Two U.S. Navy F/A-18 Super Hornets based in Virginia were damaged in incidents last month that the Navy is categorizing as “Class A” mishaps.
The planes were damaged on consecutive days in November. Military Times first reported on the incidents, which both occurred in November. A spokesperson for Naval Air Force Atlantic confirmed the F-18 troubles to Task & Purpose and said they are being viewed as Class A mishaps but did not provide any more details on what caused them, or the aftermath.
A Class A mishap means that damage incurred is greater than $2.5 million or an aircraft was destroyed.
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The first incident, per Military Times, took place on Nov. 21 at Naval Air Station Oceana. A tire blew during takeoff, causing damage to the F/A-18F Super Hornet’s engine and fuselage. Despite the damage, the pilot was able to land the jet.
On Nov. 22, an engine on a F/A-18E caught fire mid-flight, but it was able to safely land at Naval Air Station Oceana.
No one was hurt in either instance. The fighter jets were assigned to Strike Fighter Squadron 106 and Strike Fighter Squadron 131, respectively.
The two incidents are the latest aviation disasters to hit the Navy in 2022, many featuring F-18s. Lt. Richard Bullock died on June 3 after his F/A-18E crashed near Naval Air Station Lemoore, California. That month, the Navy ordered a temporary halt in aviation operations to review safety protocols.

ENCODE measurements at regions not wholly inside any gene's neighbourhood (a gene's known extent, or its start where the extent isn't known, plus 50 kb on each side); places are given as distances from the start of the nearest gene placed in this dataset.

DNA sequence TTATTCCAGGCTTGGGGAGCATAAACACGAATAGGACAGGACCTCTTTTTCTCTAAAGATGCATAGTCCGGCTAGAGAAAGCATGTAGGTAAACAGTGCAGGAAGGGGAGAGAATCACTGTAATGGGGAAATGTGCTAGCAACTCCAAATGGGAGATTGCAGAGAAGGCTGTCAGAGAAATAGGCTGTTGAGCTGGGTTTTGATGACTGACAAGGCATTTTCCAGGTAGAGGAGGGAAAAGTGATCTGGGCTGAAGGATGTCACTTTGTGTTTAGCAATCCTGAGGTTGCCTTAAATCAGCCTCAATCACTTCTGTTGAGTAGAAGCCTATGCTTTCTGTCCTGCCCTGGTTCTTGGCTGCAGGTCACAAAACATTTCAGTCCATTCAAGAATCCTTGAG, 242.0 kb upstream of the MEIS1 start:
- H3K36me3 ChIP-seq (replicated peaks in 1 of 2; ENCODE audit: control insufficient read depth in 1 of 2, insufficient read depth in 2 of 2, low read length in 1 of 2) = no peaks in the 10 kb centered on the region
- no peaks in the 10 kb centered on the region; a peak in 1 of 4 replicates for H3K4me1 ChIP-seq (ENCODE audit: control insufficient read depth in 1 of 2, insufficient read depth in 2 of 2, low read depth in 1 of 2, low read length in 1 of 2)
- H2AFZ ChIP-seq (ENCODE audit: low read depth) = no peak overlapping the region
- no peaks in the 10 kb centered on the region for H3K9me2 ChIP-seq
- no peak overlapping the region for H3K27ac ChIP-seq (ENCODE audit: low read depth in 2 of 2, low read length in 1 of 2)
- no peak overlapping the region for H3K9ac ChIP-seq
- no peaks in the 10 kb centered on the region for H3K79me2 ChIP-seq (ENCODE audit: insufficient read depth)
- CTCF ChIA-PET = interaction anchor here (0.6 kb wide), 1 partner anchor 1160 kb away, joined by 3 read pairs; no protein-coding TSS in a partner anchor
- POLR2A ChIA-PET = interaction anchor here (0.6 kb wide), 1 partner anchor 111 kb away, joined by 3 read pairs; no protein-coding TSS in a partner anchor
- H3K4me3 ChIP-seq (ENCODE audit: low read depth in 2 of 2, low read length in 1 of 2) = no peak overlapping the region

“Whenever we have crashes that take place within a relatively short timeline, we take a hard look at those,” Cmdr. Zach Harrell, a spokesman for Naval Air Forces, said in a statement at the time of the June stand down. “If there are any connections that are made as a result of the investigations, then those things will be addressed.”
In July, a F/A-18E Super Hornet was blown off the deck of the USS Harry S. Truman and fell into the Mediterranean Sea. That was later recovered on Aug. 3.
Both F-18 incidents from November are under investigation, according to the U.S. Navy.
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